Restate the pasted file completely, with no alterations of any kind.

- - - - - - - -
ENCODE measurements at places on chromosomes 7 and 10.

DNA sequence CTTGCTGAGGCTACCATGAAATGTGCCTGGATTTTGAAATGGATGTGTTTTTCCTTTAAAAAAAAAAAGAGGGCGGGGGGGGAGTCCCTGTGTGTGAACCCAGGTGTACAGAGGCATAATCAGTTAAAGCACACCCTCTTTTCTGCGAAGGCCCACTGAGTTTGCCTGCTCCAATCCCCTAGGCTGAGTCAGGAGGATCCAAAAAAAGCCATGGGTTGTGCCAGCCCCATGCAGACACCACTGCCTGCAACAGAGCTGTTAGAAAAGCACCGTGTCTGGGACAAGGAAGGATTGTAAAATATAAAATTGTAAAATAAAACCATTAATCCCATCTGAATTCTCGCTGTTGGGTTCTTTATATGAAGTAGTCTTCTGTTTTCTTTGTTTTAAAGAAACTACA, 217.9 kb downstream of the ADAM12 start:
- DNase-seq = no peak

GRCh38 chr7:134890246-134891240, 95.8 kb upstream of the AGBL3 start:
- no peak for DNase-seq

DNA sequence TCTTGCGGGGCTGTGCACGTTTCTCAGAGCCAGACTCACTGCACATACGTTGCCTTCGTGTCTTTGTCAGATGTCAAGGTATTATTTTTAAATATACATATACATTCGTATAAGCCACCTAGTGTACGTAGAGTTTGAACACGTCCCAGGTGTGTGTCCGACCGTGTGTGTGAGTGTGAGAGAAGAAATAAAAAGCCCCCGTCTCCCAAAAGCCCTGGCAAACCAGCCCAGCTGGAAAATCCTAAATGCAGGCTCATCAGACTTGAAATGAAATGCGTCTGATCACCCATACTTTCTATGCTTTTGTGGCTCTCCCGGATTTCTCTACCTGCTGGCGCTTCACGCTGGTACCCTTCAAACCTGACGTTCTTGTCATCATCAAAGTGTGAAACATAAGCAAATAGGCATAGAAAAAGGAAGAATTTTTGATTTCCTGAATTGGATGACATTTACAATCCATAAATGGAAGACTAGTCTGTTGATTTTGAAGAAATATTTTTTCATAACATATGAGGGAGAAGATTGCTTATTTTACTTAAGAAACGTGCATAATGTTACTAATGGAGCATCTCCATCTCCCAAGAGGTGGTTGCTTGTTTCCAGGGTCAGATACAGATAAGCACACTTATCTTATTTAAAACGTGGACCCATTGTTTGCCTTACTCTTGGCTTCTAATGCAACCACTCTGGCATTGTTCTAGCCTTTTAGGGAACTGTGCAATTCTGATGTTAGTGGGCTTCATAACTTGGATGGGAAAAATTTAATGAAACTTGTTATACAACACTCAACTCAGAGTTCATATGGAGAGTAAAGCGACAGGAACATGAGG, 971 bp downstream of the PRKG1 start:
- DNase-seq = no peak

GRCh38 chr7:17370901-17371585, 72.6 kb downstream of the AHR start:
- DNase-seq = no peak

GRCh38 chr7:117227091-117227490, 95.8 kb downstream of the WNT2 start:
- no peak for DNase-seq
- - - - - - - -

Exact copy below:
ENCODE measurements at places on chromosomes 7 and 10.

DNA sequence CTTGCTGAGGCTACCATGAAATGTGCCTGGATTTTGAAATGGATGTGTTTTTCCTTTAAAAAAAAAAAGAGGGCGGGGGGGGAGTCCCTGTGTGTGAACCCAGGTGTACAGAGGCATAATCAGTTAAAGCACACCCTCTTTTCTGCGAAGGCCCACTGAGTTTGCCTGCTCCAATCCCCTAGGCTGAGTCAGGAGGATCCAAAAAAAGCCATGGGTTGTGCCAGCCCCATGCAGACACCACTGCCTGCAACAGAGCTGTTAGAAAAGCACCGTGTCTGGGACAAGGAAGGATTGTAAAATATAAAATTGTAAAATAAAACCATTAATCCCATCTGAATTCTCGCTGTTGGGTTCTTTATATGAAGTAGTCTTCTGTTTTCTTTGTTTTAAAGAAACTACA, 217.9 kb downstream of the ADAM12 start:
- DNase-seq = no peak

GRCh38 chr7:134890246-134891240, 95.8 kb upstream of the AGBL3 start:
- no peak for DNase-seq

DNA sequence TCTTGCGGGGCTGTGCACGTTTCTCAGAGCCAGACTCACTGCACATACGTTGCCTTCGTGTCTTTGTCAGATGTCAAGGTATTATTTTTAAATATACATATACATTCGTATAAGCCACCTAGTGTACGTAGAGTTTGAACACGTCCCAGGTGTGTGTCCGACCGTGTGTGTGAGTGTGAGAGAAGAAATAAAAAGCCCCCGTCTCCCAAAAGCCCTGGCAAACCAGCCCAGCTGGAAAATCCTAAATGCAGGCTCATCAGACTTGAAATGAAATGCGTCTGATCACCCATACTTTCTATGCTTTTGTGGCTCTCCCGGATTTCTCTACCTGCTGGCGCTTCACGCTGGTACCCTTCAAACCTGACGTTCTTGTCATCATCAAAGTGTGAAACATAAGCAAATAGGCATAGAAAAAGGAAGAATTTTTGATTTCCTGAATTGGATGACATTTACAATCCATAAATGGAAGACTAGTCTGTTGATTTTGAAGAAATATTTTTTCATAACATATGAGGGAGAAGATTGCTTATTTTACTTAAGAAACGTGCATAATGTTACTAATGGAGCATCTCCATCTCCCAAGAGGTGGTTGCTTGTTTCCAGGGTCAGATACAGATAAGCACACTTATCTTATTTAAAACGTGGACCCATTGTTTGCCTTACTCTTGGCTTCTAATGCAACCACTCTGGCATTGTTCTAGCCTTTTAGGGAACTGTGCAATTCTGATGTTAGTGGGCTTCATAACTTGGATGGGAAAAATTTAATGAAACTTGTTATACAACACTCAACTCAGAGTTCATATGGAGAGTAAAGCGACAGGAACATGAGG, 971 bp downstream of the PRKG1 start:
- DNase-seq = no peak

GRCh38 chr7:17370901-17371585, 72.6 kb downstream of the AHR start:
- DNase-seq = no peak

GRCh38 chr7:117227091-117227490, 95.8 kb downstream of the WNT2 start:
- no peak for DNase-seq